According to American Heritage Medical Dictionary, which I accessed through yourdictionary.com, it’s a noun referring to “a tendency to pick at the fingernails or toenails.” Stedman’s Medical Dictionary confirmed this definition and added that it’s derived from Greek.

Since the term sounds psychological, I consulted a medical dictionary. First I tried Yourdictionary.com because I have never used it and I want to investigate as many sources as possible during this course. While I got a short definition, I wasn’t sure of Yourdictionary.com so I accessed the ebook version of Stedman’s Medical dictionary through UICU’s library. I trust that they offer an accurate medical dictionary.

“Onychotillomania. (n.d.). American Heritage Medical Dictionary. Web. n.d.[accessed February 3rd, 2014].

“Onychotillomania.” Stedman’s Medical Dictionary, 28th Ed. Stedman, Thomas Lathrop. Philadelphia : Lippincott Williams & Wilkins. 2003. Web. [accessed February 3rd, 2014].

 
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Posted by on February 5, 2014 in words

 

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Word of the Week

niminy-piminy, adj.
[‘Mincing, affected; without force, drive, or spirit.’]
Pronunciation: Brit. /ˌnɪmᵻnɪˈpɪmᵻni/, U.S. /ˈnɪmᵻniˈpɪmᵻni/
Forms: 17–18 nimini-pimini, 18 nimeny-pimeny, 18– niminy-piminy.
Etymology:Imitative of affected speech (see quot. 17861 at main sense), perhaps after namby-pamby adj. Compare miminy-piminy adj. and perhaps also mimp n. and adj.
Mincing, affected; without force, drive, or spirit.
Quots. 17861 may show use as an interjection

  • 1786 J. Burgoyne Heiress iii ii. 55 Lady Emily… You have only, when before your glass, to keep pronouncing to yourself nimini-primini. Miss Alscrip. Nimini-pimini-imini, mimini—oh, it’s delightfully enfantine.
  • 1786 G White Let. 25 Mar. in R. Holt-White Life & Lett. G. White (1901) II. 154, I hope you practice every day at your Glass; and that you are by this time perfect mistress of ‘Nimini pimini’.
  • 1801 Monthly Rev. 35 324 With..a smirking countenance, and ‘nimeny pimeny’ lisp.
  • 1822 L. Hunt Indicator No. 23 I. 178 To see her proud, affected, niminy-piminy face in.
  • 1830 J. Jekyll Corr. (1894) 221 She..is an exquisite, her husband a nimini pimini gentleman.
  • 1840 Thackeray in Fraser’s Mag. July 115/2 But was there ever such a niminypiminy subject treated in such a niminypiminy way?
  • a1894 R. L. Stevenson St. Ives (1898) xxv. 190 A niminy-piminy creature, afraid of a petticoat and a bottle.
  • 1945 R. Hargreaves Enemy at Gate 45 That niminy-piminy, shallow, self-conscious intellectualism.
  • 1985 R. Davies What’s bred in Bone (1986) v. 300 Parents are terribly niminy-piminy about telling their children these things.
 
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Posted by on January 14, 2013 in words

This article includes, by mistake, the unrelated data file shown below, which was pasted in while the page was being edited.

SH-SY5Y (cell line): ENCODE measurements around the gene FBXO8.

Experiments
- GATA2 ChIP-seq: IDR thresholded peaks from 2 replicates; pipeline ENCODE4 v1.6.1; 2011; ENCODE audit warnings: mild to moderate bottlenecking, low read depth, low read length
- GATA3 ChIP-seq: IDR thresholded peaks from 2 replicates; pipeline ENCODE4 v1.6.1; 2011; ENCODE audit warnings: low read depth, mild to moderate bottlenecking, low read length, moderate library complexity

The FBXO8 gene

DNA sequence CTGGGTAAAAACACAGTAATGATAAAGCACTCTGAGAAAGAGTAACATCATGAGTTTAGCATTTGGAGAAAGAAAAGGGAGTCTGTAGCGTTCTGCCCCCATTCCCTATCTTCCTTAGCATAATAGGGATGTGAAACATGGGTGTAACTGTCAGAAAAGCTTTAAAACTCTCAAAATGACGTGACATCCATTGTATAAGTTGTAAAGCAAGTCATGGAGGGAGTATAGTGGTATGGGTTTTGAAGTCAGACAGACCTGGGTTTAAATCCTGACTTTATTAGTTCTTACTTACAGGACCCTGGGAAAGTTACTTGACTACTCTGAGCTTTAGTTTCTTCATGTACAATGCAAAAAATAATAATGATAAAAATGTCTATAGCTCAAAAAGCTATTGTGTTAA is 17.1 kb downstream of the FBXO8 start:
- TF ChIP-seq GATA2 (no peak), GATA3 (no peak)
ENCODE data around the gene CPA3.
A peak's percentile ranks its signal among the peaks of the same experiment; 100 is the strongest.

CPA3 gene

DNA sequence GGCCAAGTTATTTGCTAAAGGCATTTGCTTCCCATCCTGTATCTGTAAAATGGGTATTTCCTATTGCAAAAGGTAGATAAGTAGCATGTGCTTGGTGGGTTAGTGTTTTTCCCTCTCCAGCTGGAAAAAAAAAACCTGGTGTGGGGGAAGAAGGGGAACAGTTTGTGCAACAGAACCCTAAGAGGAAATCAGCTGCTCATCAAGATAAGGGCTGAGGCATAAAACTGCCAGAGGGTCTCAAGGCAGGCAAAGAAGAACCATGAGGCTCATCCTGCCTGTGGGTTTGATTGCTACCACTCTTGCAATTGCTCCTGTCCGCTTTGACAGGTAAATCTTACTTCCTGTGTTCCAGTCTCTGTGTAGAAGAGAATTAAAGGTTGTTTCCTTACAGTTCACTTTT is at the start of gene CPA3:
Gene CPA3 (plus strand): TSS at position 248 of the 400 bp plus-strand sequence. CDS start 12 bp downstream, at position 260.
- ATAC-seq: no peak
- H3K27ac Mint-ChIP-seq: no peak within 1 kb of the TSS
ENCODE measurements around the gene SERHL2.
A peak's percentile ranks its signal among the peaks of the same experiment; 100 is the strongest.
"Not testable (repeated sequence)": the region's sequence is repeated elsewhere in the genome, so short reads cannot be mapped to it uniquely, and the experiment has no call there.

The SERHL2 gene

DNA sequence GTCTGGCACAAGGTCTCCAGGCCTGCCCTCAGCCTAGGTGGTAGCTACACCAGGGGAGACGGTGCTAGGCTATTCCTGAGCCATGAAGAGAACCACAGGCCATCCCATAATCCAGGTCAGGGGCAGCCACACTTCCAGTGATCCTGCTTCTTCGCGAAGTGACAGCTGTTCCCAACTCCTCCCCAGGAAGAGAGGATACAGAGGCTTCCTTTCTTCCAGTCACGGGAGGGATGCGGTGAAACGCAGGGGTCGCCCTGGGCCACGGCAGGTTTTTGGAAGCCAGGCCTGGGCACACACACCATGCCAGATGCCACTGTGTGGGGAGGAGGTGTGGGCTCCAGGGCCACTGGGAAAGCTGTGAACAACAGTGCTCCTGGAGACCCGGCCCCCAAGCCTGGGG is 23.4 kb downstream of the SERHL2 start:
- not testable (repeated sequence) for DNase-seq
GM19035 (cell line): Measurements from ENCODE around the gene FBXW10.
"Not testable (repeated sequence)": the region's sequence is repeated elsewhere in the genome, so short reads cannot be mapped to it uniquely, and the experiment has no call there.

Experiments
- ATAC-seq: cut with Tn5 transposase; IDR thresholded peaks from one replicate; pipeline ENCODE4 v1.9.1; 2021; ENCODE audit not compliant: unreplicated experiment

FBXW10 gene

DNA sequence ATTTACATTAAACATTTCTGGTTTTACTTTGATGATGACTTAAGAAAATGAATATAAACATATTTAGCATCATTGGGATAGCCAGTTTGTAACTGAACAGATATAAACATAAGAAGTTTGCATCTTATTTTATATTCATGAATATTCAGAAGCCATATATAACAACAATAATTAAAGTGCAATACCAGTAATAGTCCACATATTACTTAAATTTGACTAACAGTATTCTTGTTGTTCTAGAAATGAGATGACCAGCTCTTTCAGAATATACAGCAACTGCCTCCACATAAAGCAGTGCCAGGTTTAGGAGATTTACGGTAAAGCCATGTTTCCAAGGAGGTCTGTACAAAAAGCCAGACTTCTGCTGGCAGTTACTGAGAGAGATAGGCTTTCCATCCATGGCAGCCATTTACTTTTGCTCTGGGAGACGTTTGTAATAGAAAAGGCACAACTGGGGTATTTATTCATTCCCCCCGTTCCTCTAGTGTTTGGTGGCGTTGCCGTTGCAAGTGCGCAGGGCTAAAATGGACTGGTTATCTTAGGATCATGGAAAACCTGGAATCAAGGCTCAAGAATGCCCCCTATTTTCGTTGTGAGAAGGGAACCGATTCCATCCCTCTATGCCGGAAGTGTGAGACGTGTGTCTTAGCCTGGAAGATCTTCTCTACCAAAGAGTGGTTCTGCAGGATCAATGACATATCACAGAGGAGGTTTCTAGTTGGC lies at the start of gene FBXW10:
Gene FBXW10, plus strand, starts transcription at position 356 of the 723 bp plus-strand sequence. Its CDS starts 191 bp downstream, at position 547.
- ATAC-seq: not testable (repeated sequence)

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Traditional


You Are Old Fashioned


You think that the best things come from the past. You love anything vintage or retro.
You have a good memory for facts. You always are an ace at trivia.The world excites you. There are so many places you want to go and things you want to learn.You have a few key interests that are borderline obsessions. You can’t stop thinking about them!
 
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Posted by on March 4, 2012 in words

 

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Proust, My Dictionary and Me

More words from In Search of Lost Time

vade-mecum, p. 250: ‘come with me’; n. guide-book; manual

florilegium, p. 292: n. (pl. -gia) collection of flowers; description of flora

beadle, p. 294: n. officer of parish, church, court, etc., for keeping order; mace-bearer. beadledom, n. petty officialdom

sursum corda, p. 295: n. ‘lift up your hearts’; versicle in church service

to take French leave, p. 313: To take without asking leave or giving any equivalent. The allusion is to the French soldiers, who in their invasions take what they require, and never wait to ask permission of the owners or pay any price for what they take.

The French retort this courtesy by calling a creditor an Englishman (un Anglais), a term in vogue in the sixteenth century, and used by Clement Marot. Even to the present hour, when a man excuses himself from entering a café or theatre, because he is in debt, he says: “Non, non! je suis Anglé ‘ (“I am cleared out”).

“Et aujourd’huy je faictz soliciter
Tous me angloys.”
Guillaume Creton (1520).

French leave. Leaving a party, house, or neighbourhood without bidding goodbye to anyone; to slip away unnoticed.

ephebe, p. 334: A youth between 18 and 20 years of age in ancient Greece

Aspasia, p. 335: Greek courtesan and lover of Pericles who was noted for her wisdom, wit, and beauty

ukase, p. ?: Russian edict

proleptic, p. 387: The anachronistic representation of something as existing before its proper or historical time

 
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Posted by on October 12, 2011 in French Lit, words